The Rising Tide of Islamism in Bangladesh

By Hossain, Maneeza | Current Trends in Islamist Ideology, January 1, 2006 | Go to article overview

The Rising Tide of Islamism in Bangladesh


Hossain, Maneeza, Current Trends in Islamist Ideology


On August 17, 2005, three hundred bombs detonated almost simultaneously throughout Bangladesh. The massive attack sent shockwaves across Bangladesh, the third largest country in the Muslim world. Since then, Islamist-inspired violence in Bangladesh has escalated. At least five people were killed and more than 50 wounded in two December 8, 2005 bomb attacks in Netrokona, in northern Bangladesh. In the last week of November, three bombs exploded near courthouses and a law office in the cities of Gazipur and Chittagong. Two days later, a suicide attack in Gazipur was followed by the discovery of nine bombs near government buildings in the south of the country that were eventually defused by police. According to media reports that same week, the British diplomatic mission in Dhaka received a threat from someone claiming ties to al-Qaeda against its building as well as those of the United States and other European countries. In midNovember, two judges were assassinated by bombs.

The radical Islamist group believed to be behind the August attacks, the Jamatul Mujahidin (Party of Holy Warriors), is similar to other militant Islamist groups around the world. In a political pamphlet outlining its agenda, the group rejected any accommodation with non-Muslims and democratic government, calling instead for the implementation and enforcement of Islamic law:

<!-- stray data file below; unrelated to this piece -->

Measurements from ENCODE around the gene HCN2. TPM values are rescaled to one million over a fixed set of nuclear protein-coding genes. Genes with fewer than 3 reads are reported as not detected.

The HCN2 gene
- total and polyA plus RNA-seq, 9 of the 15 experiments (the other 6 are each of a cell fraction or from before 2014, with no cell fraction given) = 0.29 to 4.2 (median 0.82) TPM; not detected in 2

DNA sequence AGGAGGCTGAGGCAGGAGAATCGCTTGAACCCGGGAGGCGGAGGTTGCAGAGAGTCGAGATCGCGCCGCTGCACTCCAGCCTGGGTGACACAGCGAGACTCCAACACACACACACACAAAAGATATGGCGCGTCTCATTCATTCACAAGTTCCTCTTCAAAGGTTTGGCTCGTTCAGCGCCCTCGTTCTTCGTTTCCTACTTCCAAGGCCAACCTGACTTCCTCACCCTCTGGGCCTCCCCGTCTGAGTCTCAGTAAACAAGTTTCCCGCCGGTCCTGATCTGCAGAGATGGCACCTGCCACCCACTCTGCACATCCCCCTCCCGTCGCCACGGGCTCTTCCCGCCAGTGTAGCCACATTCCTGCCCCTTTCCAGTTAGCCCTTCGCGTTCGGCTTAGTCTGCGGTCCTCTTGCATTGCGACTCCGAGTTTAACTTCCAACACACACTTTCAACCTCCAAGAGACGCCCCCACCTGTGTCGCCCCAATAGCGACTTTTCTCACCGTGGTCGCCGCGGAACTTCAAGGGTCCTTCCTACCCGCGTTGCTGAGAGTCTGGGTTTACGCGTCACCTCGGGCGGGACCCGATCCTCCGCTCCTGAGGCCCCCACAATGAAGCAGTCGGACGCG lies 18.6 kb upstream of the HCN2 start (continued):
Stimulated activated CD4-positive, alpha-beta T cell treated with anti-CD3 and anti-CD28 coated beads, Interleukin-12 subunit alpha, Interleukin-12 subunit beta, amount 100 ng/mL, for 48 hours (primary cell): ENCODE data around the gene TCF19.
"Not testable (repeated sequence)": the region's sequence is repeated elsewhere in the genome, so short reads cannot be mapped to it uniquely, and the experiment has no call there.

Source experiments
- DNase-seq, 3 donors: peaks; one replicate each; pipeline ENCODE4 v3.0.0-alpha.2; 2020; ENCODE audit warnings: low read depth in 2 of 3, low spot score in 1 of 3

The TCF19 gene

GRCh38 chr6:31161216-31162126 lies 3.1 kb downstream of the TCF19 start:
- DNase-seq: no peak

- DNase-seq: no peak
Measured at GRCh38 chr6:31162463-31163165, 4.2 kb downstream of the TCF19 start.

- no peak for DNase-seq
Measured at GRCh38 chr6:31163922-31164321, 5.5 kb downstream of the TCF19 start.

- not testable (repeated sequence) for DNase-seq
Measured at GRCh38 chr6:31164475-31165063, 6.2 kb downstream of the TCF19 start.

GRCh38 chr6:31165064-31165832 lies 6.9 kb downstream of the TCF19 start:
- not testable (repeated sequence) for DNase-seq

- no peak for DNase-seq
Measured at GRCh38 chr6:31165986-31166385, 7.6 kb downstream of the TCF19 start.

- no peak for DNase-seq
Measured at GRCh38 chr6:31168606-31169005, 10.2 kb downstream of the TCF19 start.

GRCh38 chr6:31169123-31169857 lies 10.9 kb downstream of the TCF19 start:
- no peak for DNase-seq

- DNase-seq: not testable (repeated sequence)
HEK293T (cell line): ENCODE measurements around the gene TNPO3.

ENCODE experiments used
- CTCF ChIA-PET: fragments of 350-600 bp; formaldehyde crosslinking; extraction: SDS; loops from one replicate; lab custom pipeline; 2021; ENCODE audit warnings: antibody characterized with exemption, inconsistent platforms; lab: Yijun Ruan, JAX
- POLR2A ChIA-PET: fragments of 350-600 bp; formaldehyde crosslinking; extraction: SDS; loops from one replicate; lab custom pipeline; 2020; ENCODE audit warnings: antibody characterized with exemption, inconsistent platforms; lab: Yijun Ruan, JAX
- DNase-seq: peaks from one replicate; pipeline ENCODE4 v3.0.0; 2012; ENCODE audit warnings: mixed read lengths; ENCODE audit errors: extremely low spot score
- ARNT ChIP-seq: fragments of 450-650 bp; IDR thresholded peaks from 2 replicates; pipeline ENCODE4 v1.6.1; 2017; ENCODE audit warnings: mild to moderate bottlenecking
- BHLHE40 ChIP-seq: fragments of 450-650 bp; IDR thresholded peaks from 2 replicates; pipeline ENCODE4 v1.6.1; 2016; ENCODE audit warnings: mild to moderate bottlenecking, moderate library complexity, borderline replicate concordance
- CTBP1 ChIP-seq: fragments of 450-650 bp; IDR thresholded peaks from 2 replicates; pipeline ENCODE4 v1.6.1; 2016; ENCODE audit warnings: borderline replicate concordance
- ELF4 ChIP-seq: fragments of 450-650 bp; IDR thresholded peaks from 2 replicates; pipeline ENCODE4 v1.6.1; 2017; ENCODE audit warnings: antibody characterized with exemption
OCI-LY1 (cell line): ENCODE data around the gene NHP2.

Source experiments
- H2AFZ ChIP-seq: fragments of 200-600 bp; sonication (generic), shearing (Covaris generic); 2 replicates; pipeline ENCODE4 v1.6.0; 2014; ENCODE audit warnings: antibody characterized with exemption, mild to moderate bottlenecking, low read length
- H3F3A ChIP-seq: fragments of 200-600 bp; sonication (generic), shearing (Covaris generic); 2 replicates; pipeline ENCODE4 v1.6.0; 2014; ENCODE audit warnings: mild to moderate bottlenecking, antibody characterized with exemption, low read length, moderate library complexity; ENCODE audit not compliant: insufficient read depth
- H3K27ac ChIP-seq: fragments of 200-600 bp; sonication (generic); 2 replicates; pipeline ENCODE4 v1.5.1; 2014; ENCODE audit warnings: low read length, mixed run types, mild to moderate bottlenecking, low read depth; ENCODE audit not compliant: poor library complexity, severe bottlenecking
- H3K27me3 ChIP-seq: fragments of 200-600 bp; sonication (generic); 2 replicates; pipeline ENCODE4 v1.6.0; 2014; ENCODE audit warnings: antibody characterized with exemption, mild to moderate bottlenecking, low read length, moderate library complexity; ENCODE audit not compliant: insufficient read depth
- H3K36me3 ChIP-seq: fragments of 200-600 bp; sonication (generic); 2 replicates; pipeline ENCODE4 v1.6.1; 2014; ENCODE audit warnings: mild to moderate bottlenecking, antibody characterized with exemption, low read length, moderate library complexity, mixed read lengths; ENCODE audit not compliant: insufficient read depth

In a Muslim country there can be no laws other than the laws of Allah... The Quran or hadith [examples from the Prophet's life] do not recognize any democratic or socialist system that is enacted by infidels and non-believers... [We] reject the constitution that conflicts with Allah's laws and call upon all to abandon the so-called election process and run the affairs of state according to the laws of Allah and the traditions of the Prophet.1

These are extremely worrisome developments, especially in Bangladesh, a country long thought to be a place of traditional Islamic moderation and tolerance. In recent years, Islamist political parties and terrorism have emerged as increasingly visible and destabilizing forces in the country. Their rise has been facilitated by the combination of several factors, including the increased infiltration of foreign-funded Salafist organizations, as well as the impact of returning of Bangladeshi migrant workers who have been imbued with Salafist ideas during their stays in the Middle East. Even more worrisome is that the Bangladeshi government has only just begun to face these grave realities.2 In fact, it is not clear whether any response from the government, which continues to be plagued by political impotence and entrenched corruption, will be effective in dealing with the threats posed by Islamism and radical Islam. A recent analysis in Jane's Intelligence Review has described Bangladesh as "on the brink of being a failed state," and warned of its vulnerability to "al-Qaeda and its ever-expanding network of Islamic extremist organizations."3

For reasons both understandable and also regrettable, U.S. policymakers dealing with South Asia have focused their attention almost exclusively on the problems of Taliban resurgence in Afghanistan and political instability in Pakistan. But the rising tide of Islamism in long tranquil Bangladesh requires a fresh look. Should Bangladesh become a safe-haven for radical Islam, the impact upon the global war on terrorism in the region and elsewhere would be truly severe.

Undoing Traditional Bangladesh

With the 1947 partition of India, East Bengal, the province that is now Bangladesh, became East Pakistan, united in government but not in territory with West Pakistan. While post-partition India proceeded toward consolidating its democratic trajectory, the Pakistani experience was much more checkered. The initial vote of East Bengal Muslims for inclusion into Pakistan reflected the tremendous complexity of identity in South Asia, with local, national, as well as religious dimensions. But Pakistan's claim to represent Muslims in the Indian subcontinent and a new Islamic nationalism backfired. …

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